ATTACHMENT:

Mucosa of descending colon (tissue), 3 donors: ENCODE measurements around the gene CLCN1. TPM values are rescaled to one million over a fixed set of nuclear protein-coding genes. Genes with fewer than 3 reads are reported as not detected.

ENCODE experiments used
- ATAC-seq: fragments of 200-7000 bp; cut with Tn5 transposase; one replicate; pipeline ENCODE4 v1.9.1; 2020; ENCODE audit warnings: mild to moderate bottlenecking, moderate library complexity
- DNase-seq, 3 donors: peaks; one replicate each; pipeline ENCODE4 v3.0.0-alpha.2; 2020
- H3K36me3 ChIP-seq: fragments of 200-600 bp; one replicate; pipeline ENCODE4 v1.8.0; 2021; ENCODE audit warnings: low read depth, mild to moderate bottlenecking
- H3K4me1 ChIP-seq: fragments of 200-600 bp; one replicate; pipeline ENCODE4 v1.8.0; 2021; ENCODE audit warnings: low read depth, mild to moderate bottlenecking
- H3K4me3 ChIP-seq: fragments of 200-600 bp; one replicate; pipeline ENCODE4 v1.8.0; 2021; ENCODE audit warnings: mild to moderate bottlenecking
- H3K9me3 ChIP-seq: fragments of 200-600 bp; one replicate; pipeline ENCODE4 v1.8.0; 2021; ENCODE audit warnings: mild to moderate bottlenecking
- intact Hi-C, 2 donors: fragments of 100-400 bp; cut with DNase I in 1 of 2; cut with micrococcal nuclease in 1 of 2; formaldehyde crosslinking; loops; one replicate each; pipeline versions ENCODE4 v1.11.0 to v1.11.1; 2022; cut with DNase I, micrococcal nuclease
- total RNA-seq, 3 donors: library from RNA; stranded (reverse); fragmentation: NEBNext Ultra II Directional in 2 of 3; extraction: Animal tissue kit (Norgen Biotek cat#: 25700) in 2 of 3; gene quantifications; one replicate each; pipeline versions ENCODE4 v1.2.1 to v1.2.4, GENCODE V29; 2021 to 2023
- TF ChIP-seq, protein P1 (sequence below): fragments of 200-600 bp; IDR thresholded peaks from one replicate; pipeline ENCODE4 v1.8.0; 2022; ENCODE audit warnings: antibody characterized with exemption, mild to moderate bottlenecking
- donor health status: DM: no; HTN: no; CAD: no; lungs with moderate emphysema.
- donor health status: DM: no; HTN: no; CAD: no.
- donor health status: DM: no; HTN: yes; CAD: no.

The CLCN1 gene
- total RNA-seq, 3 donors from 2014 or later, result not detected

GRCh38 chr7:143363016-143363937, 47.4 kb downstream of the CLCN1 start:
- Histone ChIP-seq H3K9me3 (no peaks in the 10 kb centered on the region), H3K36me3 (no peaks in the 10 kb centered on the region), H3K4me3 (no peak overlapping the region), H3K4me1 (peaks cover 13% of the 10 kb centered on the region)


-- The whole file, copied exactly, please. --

Mucosa of descending colon (tissue), 3 donors: ENCODE measurements around the gene CLCN1. TPM values are rescaled to one million over a fixed set of nuclear protein-coding genes. Genes with fewer than 3 reads are reported as not detected.

ENCODE experiments used
- ATAC-seq: fragments of 200-7000 bp; cut with Tn5 transposase; one replicate; pipeline ENCODE4 v1.9.1; 2020; ENCODE audit warnings: mild to moderate bottlenecking, moderate library complexity
- DNase-seq, 3 donors: peaks; one replicate each; pipeline ENCODE4 v3.0.0-alpha.2; 2020
- H3K36me3 ChIP-seq: fragments of 200-600 bp; one replicate; pipeline ENCODE4 v1.8.0; 2021; ENCODE audit warnings: low read depth, mild to moderate bottlenecking
- H3K4me1 ChIP-seq: fragments of 200-600 bp; one replicate; pipeline ENCODE4 v1.8.0; 2021; ENCODE audit warnings: low read depth, mild to moderate bottlenecking
- H3K4me3 ChIP-seq: fragments of 200-600 bp; one replicate; pipeline ENCODE4 v1.8.0; 2021; ENCODE audit warnings: mild to moderate bottlenecking
- H3K9me3 ChIP-seq: fragments of 200-600 bp; one replicate; pipeline ENCODE4 v1.8.0; 2021; ENCODE audit warnings: mild to moderate bottlenecking
- intact Hi-C, 2 donors: fragments of 100-400 bp; cut with DNase I in 1 of 2; cut with micrococcal nuclease in 1 of 2; formaldehyde crosslinking; loops; one replicate each; pipeline versions ENCODE4 v1.11.0 to v1.11.1; 2022; cut with DNase I, micrococcal nuclease
- total RNA-seq, 3 donors: library from RNA; stranded (reverse); fragmentation: NEBNext Ultra II Directional in 2 of 3; extraction: Animal tissue kit (Norgen Biotek cat#: 25700) in 2 of 3; gene quantifications; one replicate each; pipeline versions ENCODE4 v1.2.1 to v1.2.4, GENCODE V29; 2021 to 2023
- TF ChIP-seq, protein P1 (sequence below): fragments of 200-600 bp; IDR thresholded peaks from one replicate; pipeline ENCODE4 v1.8.0; 2022; ENCODE audit warnings: antibody characterized with exemption, mild to moderate bottlenecking
- donor health status: DM: no; HTN: no; CAD: no; lungs with moderate emphysema.
- donor health status: DM: no; HTN: no; CAD: no.
- donor health status: DM: no; HTN: yes; CAD: no.

The CLCN1 gene
- total RNA-seq, 3 donors from 2014 or later, result not detected

GRCh38 chr7:143363016-143363937, 47.4 kb downstream of the CLCN1 start:
- Histone ChIP-seq H3K9me3 (no peaks in the 10 kb centered on the region), H3K36me3 (no peaks in the 10 kb centered on the region), H3K4me3 (no peak overlapping the region), H3K4me1 (peaks cover 13% of the 10 kb centered on the region)